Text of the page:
The $500 million facility, which is part of the Chinese Deep Space Network, is Beijing’s first deep space earth station outside of the mainland. It is designed to facilitate communication between deep space missions and spacecraft that pass over the southern hemisphere. Chinese state media claimed it “played an important role” in the Chang’e 4’s 2019 landing on the far side of the moon. It is also integral to China’s Mars research and its plans to improve multi-objective tracking, telemetry, and command capabilities (MTTC), which would allow for more coordinated communication in complex missions. Improved MTTC capabilities would also enhance the PLA’s battlefield awareness, navigation, and positioning.
China has also established bilateral space relations with Bolivia, Chile, Ecuador and Venezuela. To date, all cooperation has centered around the provision of Chinese launch services, satellite components and platforms, mostly financed by loans secured through the China Development Bank. Such capabilities have enabled LAC countries to monitor their natural resource and agricultural activity – including for export to China. It has also allowed them to improve telecommunications and collect geospatial data that could assist with border surveillance and other matters of national security.
For Beijing, bilateral space cooperation with LAC states forms part of its Space Information Corridor, a component of the Belt and Road Initiative (BRI) intended to enhance space-related cooperation and data sharing among BRI members through the deployment of satellites, ground stations, data centers, other ground application systems and the training of foreign space personnel. LAC countries with bilateral space relations with China are nodes in Beijing’s wider space network, which is being forged to dilute and ultimately supplant its U.S.-led counterpart.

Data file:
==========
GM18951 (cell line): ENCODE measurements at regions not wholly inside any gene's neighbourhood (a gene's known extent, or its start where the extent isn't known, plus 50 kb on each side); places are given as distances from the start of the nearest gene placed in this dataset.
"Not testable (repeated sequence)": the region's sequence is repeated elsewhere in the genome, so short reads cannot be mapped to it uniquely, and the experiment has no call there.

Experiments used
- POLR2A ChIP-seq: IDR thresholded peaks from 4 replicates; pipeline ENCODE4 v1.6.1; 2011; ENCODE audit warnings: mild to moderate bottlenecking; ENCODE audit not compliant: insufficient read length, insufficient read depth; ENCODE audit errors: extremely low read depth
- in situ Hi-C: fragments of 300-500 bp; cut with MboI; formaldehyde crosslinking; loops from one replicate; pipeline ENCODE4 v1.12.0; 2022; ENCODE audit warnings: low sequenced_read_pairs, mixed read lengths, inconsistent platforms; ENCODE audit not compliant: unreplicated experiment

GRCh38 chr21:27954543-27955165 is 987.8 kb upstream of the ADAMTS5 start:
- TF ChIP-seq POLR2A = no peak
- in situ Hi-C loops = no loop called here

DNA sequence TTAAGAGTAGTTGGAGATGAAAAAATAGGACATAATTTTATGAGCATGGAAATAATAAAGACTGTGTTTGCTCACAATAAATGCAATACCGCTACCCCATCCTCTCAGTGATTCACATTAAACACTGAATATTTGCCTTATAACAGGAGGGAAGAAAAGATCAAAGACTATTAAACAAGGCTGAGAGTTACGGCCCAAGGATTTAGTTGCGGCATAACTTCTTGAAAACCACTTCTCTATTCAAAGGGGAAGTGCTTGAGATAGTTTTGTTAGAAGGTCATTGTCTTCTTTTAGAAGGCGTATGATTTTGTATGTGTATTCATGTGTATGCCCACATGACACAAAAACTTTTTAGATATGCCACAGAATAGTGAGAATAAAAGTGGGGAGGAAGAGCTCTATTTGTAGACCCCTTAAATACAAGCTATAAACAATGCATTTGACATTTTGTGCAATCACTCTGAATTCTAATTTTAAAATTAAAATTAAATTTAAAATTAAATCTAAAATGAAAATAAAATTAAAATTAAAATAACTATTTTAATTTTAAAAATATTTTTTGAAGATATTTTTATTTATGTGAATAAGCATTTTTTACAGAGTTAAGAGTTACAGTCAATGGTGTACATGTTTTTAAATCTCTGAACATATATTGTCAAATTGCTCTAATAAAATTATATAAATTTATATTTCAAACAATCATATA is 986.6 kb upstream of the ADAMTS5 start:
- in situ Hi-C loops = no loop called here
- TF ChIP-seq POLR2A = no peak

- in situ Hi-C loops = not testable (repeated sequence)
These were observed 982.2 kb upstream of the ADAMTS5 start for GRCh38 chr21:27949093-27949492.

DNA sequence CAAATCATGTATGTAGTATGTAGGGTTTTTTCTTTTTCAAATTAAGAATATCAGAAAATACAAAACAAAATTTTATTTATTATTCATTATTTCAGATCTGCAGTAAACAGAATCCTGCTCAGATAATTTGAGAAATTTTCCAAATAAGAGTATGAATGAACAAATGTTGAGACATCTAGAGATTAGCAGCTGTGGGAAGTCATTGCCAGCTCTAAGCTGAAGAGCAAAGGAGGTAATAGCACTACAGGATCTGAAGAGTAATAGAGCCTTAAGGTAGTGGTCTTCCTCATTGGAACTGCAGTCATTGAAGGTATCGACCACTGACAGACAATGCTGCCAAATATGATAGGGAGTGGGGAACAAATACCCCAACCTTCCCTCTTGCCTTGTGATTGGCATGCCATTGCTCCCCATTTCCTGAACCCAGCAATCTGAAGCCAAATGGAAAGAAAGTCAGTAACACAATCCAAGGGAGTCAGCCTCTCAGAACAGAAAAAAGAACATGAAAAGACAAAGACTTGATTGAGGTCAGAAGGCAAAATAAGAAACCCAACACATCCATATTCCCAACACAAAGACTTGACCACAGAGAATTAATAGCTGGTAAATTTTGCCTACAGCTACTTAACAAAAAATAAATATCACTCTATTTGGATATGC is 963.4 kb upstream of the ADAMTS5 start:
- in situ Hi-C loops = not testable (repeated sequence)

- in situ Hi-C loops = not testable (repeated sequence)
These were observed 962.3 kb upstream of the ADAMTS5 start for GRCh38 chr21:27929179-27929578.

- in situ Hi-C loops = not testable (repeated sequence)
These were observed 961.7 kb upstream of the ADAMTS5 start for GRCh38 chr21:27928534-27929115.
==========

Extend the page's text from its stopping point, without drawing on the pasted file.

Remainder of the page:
China’s Global Security Initiative (GSI) explicitly declares its support for the Community of Latin American and Caribbean States (CELAC) in “playing an active role in upholding regional peace and security.” Since 2011, Beijing has demonstrated its preference for working with the LAC region through CELAC, even though the bloc lacks the institutional mechanisms to address matters of either security or space. China’s support for CELAC comes at the expense of the Organization of American States (OAS), the region’s traditional architecture for multilateral engagement. While the U.S. is a member of the OAS, it is not a member of CELAC.
China deliberately seeks to forge new structures for cooperation rather than work within existing ones. This also extends to space. The 2022-2024 China-CELAC Joint Action Plan proposes the establishment of a China-CELAC Space Cooperation Forum through which members would collaborate on satellite technology, remote sensing, and research. The plan also notes Beijing’s aim to leverage the BRI to extend its Beidou satellite system throughout the region as a way to rival the U.S.- operated Global Positioning System.
In 2021, Mexico and Argentina spearheaded the establishment of the Latin American and Caribbean Space Agency (ALCE), headquartered in Mexico. Currently comprising 23 member states (Brazil has not joined), the ALCE is designed to foster regional collaboration on space-based activities, including the development of the LAC region’s own satellite technology. With an initial budget of $100 million, however, it remains to be seen what the initiative will be able to accomplish.
China has openly expressed support for the ALCE. Although to date no formal agreements have been brokered, Beijing’s financial and technological backing of the agency cannot be discounted. Among ALCE member states are those with which Beijing already boasts bilateral space relations, as well as those disposed to closer ties with it. Engagement through the ALCE would provide China with an additional vehicle to expand its space footprint in Latin America, as well as to induce LAC country participation in its own multilateral space initiatives.
LAC states in China’s multilateral space initiatives
In recent years, Beijing has embarked on the creation of new formal and informal multilateral initiatives designed to rival the policy tasks of existing ones. Of these, several center around space. They have become increasingly important to CCP policy – including in its dealings with LAC states. The China-CELAC joint plan, for example, invites CELAC states to “join the International Lunar Research Station”(ILRS) being developed with Russia. In April, Venezuela expressed interest in doing so “as soon as possible.”